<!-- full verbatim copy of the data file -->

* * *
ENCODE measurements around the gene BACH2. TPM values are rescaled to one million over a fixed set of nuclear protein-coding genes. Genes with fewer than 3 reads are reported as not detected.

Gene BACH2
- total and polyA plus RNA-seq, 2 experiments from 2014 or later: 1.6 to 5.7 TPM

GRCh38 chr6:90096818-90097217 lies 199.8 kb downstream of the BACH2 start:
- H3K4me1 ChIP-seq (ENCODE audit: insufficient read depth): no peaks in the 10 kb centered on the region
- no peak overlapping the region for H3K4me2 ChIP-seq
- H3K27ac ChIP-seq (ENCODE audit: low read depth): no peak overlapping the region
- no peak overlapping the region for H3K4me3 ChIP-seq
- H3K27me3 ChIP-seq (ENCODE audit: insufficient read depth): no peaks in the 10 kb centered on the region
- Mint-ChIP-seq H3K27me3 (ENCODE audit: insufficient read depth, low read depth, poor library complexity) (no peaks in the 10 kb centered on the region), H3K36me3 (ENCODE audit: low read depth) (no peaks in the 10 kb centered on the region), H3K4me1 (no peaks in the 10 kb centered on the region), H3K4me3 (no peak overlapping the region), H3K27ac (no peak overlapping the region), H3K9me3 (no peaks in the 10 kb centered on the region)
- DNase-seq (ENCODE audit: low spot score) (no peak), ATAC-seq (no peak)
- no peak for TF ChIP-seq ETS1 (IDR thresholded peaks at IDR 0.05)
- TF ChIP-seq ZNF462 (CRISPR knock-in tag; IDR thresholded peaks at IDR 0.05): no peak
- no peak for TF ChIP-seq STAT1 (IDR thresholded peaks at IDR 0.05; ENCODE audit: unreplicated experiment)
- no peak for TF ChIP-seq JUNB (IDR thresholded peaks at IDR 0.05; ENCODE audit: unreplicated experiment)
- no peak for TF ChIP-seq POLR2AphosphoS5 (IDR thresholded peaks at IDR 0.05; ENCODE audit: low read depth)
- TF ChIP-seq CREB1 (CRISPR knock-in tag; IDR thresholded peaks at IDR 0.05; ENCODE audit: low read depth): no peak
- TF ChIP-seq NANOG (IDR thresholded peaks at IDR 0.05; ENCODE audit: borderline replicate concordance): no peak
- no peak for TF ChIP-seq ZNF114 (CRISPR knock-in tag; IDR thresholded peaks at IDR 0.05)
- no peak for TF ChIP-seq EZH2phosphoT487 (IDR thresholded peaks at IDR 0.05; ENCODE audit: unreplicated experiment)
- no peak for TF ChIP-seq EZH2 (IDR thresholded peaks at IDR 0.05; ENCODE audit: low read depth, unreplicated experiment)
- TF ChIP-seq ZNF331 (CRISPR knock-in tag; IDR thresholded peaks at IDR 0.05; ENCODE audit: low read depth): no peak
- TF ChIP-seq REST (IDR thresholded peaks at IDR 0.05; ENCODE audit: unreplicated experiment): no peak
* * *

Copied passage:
ENCODE measurements around the gene BACH2. TPM values are rescaled to one million over a fixed set of nuclear protein-coding genes. Genes with fewer than 3 reads are reported as not detected.

Gene BACH2
- total and polyA plus RNA-seq, 2 experiments from 2014 or later: 1.6 to 5.7 TPM

GRCh38 chr6:90096818-90097217 lies 199.8 kb downstream of the BACH2 start:
- H3K4me1 ChIP-seq (ENCODE audit: insufficient read depth): no peaks in the 10 kb centered on the region
- no peak overlapping the region for H3K4me2 ChIP-seq
- H3K27ac ChIP-seq (ENCODE audit: low read depth): no peak overlapping the region
- no peak overlapping the region for H3K4me3 ChIP-seq
- H3K27me3 ChIP-seq (ENCODE audit: insufficient read depth): no peaks in the 10 kb centered on the region
- Mint-ChIP-seq H3K27me3 (ENCODE audit: insufficient read depth, low read depth, poor library complexity) (no peaks in the 10 kb centered on the region), H3K36me3 (ENCODE audit: low read depth) (no peaks in the 10 kb centered on the region), H3K4me1 (no peaks in the 10 kb centered on the region), H3K4me3 (no peak overlapping the region), H3K27ac (no peak overlapping the region), H3K9me3 (no peaks in the 10 kb centered on the region)
- DNase-seq (ENCODE audit: low spot score) (no peak), ATAC-seq (no peak)
- no peak for TF ChIP-seq ETS1 (IDR thresholded peaks at IDR 0.05)
- TF ChIP-seq ZNF462 (CRISPR knock-in tag; IDR thresholded peaks at IDR 0.05): no peak
- no peak for TF ChIP-seq STAT1 (IDR thresholded peaks at IDR 0.05; ENCODE audit: unreplicated experiment)
- no peak for TF ChIP-seq JUNB (IDR thresholded peaks at IDR 0.05; ENCODE audit: unreplicated experiment)
- no peak for TF ChIP-seq POLR2AphosphoS5 (IDR thresholded peaks at IDR 0.05; ENCODE audit: low read depth)
- TF ChIP-seq CREB1 (CRISPR knock-in tag; IDR thresholded peaks at IDR 0.05; ENCODE audit: low read depth): no peak
- TF ChIP-seq NANOG (IDR thresholded peaks at IDR 0.05; ENCODE audit: borderline replicate concordance): no peak
- no peak for TF ChIP-seq ZNF114 (CRISPR knock-in tag; IDR thresholded peaks at IDR 0.05)
- no peak for TF ChIP-seq EZH2phosphoT487 (IDR thresholded peaks at IDR 0.05; ENCODE audit: unreplicated experiment)
- no peak for TF ChIP-seq EZH2 (IDR thresholded peaks at IDR 0.05; ENCODE audit: low read depth, unreplicated experiment)
- TF ChIP-seq ZNF331 (CRISPR knock-in tag; IDR thresholded peaks at IDR 0.05; ENCODE audit: low read depth): no peak
- TF ChIP-seq REST (IDR thresholded peaks at IDR 0.05; ENCODE audit: unreplicated experiment): no peak